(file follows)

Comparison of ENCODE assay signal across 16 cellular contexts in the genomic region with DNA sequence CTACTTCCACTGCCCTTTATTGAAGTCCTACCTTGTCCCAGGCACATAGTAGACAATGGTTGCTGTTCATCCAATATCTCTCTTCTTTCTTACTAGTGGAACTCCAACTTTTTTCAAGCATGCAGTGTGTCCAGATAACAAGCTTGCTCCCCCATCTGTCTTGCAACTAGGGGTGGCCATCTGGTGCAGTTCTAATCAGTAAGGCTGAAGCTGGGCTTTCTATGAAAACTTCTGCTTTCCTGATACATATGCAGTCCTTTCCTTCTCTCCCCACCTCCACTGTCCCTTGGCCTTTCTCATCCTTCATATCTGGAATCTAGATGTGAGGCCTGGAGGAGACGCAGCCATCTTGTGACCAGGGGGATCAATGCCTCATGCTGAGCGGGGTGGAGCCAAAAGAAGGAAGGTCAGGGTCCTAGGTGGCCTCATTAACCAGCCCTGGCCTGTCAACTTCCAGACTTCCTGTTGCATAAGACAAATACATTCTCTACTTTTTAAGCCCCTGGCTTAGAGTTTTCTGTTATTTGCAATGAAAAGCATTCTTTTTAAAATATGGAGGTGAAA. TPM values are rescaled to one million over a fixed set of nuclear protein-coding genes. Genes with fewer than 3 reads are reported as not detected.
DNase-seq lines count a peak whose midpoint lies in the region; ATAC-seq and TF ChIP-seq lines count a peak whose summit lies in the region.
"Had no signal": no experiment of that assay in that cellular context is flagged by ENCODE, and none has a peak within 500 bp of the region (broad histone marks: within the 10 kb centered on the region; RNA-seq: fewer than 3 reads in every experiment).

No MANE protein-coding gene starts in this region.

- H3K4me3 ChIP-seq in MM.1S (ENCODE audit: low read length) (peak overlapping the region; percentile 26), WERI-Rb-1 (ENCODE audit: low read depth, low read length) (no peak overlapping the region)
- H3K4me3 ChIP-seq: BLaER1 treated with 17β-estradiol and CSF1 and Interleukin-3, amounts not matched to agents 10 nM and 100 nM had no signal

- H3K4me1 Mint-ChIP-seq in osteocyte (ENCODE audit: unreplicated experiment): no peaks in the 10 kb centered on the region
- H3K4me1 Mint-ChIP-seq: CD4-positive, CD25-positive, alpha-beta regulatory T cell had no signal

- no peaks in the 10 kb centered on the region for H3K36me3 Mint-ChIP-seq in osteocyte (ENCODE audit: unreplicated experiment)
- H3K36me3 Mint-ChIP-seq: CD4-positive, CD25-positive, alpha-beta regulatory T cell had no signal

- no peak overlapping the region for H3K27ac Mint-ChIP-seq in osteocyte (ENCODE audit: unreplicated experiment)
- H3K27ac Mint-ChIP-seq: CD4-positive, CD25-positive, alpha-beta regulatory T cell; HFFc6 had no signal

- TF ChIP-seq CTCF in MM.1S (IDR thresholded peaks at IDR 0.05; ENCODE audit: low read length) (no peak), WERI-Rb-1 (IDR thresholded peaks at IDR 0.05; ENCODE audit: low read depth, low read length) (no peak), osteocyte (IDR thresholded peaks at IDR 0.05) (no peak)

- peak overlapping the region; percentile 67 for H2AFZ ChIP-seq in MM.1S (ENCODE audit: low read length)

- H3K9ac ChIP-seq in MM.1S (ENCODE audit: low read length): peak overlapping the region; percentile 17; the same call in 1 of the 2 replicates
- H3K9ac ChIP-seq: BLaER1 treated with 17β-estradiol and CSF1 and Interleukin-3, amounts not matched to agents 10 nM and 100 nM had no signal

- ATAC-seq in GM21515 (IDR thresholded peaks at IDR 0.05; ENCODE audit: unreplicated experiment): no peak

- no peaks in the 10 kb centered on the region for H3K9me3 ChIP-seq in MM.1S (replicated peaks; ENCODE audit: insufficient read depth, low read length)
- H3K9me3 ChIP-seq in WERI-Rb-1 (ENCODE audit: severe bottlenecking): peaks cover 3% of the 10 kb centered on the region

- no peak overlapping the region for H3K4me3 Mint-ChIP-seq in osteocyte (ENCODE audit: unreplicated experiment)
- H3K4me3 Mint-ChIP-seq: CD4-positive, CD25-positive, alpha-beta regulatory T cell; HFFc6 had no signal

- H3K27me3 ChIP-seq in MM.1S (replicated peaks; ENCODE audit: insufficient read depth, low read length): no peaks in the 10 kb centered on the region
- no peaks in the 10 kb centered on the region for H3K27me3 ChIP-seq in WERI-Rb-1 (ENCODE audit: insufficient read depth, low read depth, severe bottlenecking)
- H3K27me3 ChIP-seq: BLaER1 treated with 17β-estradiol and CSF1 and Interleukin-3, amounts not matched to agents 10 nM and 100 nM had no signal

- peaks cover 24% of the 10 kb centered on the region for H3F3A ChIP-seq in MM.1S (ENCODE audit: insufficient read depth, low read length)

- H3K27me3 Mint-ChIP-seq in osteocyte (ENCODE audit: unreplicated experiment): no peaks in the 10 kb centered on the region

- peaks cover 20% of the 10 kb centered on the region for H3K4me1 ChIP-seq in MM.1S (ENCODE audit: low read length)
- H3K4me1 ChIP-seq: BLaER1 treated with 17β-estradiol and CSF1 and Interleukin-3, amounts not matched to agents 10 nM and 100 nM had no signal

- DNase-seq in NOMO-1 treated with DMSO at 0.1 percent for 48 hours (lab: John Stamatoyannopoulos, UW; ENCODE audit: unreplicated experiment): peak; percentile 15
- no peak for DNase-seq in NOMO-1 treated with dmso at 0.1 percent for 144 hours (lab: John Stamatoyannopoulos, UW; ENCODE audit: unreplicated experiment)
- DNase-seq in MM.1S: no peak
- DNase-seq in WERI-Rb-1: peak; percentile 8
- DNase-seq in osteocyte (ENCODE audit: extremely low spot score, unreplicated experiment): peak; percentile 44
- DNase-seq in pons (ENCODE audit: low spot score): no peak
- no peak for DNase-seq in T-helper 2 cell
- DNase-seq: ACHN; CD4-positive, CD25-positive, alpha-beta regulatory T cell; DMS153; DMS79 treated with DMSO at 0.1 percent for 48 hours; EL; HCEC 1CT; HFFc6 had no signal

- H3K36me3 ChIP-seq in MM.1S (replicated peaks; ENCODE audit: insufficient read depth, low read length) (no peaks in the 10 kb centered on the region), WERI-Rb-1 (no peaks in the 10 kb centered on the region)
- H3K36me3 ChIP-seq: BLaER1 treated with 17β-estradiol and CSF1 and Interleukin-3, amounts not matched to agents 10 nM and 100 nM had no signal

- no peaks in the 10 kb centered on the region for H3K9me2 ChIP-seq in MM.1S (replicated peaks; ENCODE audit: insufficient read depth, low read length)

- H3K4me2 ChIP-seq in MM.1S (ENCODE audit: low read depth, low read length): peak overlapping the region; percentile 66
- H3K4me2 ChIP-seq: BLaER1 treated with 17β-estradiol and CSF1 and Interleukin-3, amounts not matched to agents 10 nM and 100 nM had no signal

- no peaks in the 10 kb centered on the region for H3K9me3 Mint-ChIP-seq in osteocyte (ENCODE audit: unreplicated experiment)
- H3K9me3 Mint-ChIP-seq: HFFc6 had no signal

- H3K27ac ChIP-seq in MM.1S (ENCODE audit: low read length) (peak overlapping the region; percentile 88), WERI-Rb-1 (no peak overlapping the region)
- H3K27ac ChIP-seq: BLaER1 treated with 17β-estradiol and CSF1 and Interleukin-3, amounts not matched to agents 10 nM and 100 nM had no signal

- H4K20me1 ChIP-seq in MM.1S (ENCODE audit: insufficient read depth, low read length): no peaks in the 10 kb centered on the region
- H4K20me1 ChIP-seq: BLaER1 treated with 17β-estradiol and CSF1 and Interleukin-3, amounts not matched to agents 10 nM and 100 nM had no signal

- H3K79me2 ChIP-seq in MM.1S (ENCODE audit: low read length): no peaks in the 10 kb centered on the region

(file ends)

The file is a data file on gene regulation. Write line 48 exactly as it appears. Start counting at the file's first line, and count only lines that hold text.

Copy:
- H3K79me2 ChIP-seq in MM.1S (ENCODE audit: low read length): no peaks in the 10 kb centered on the region